Can The Charges Be Reduced Or Dropped?

There are cases where a motion to dismiss or suppress are not successful. Some of these cases involve confessions and some don’t. We always have a conversation about whether it is better to enter a plea or to go to trial. In a lot of cases, a plea will provide the best outcome. The judge will always be more lenient when you plead to a crime then when you go to trial and are found guilty. Even if you want to enter a plea, it doesn’t mean you get the maximum punishment. There is a lot of flexibility when it comes to negotiating pleas.

Some examples are as follows:

Possession with intent to distribute:

You are addicted to drugs yourself and were selling drugs to support your habit. The first thing we would help you do is get yourself into drug treatment. Then when it is time to plead your case out, the judge and prosecutor will be much more lenient and more likely to give you probation because you have recognized your addiction and sought treatment.

Possession of child pornography:

If convicted, you could you face up to 5 years in state prison or up to 2.5 years in jail. That doesn’t mean you are going to jail though. Depending on the facts, we will recommend you see a sex offender therapist for treatment. Then when your case is resolved, we present to the court the therapist’s evaluation showing all the treatment you’ve under gone. These kinds of evaluations hold a lot of weight with judges and prosecutors and can help you avoid jail or a lengthy sentence.

Indecent assault and battery:

If the girl is under 14 years old, then you face up to 10 years in state prison or up to 2.5 years in jail. If the girl is 14 years old or older, then you face up to 5 years in state prison or up to 2.5 years in jail. Not only that but a conviction of Indecent Assault & Battery would require you to register as a sex offender. We have had success in cases like this negotiating with the prosecutor to reduce the charge to straight Assault & Battery and give the person probation. A plea to this charge means no sex offender registration and keeps the sex offense off your record. If any employer looked up your record, they would think you got into a bar fight.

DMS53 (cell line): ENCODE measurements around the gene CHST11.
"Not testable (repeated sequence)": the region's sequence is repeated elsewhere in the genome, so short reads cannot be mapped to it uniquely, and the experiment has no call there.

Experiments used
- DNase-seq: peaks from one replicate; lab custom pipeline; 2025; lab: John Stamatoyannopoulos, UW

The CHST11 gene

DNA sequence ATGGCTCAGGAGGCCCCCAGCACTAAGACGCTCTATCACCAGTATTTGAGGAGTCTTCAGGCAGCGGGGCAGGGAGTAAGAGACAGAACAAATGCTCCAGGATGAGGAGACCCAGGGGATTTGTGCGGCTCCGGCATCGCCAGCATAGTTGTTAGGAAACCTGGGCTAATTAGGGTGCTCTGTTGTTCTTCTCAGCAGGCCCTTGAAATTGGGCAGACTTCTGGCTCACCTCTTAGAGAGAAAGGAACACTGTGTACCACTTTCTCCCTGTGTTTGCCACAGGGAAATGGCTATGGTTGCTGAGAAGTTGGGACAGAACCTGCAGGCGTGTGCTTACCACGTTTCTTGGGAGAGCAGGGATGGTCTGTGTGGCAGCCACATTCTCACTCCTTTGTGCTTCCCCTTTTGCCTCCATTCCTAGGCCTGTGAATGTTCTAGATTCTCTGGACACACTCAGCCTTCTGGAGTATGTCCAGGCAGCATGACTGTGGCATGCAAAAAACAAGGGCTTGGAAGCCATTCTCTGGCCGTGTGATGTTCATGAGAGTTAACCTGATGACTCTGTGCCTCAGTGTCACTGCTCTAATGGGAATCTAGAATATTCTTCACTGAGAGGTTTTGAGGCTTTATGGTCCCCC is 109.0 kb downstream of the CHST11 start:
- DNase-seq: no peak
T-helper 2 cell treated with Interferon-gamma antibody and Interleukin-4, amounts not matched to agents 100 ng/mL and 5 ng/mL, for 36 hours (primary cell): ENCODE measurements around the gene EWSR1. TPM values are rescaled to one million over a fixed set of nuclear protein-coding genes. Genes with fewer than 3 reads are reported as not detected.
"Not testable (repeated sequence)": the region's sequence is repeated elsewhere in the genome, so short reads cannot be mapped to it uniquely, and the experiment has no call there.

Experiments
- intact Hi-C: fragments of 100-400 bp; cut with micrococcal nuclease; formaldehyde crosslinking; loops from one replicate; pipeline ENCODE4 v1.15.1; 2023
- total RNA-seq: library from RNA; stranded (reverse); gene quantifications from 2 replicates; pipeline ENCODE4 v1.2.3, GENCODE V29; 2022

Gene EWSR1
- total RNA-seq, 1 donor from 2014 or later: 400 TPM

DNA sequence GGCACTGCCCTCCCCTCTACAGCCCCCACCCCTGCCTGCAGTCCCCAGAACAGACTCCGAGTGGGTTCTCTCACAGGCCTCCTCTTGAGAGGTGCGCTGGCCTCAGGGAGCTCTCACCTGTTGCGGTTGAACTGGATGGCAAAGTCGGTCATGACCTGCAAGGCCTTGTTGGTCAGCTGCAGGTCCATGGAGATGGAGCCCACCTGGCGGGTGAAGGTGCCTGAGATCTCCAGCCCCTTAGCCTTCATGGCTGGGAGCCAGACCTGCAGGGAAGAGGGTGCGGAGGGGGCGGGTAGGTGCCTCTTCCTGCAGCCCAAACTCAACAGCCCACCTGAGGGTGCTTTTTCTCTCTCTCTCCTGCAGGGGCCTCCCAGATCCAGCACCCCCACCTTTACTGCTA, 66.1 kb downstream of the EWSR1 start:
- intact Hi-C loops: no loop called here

Operating under the influence of alcohol or drugs:

This charge often comes with associated charges such as Negligent Operation of a Motor Vehicle, Speeding and/or Marked Lanes Violations. If it’s not a first offense then there is jail time but the government still must prove the previous offense. We can fight that and attempt to keep it as a lesser offense. Even if you plead this case out you can still have these other charges dropped saving you big money on fines and increased automobile insurance with a good attorney.

In short almost every crime can be looked at with a knowledgeable attorney with an eye toward reducing the crime from a Felony to a Misdemeanor or a lesser offense or reducing the punishment and putting yourself in the best position to move forward with your life. That’s money well spent on your future.

We are here to help you! There are so many ways we can help you successfully resolve your case even if you committed the crime. We will do everything we can to get you the best possible outcome. Contact us at Sweeney & Associates, LLC today for a FREE consultation. We can be reached at (617) 300-0212 or mail@rsweeneylaw.com.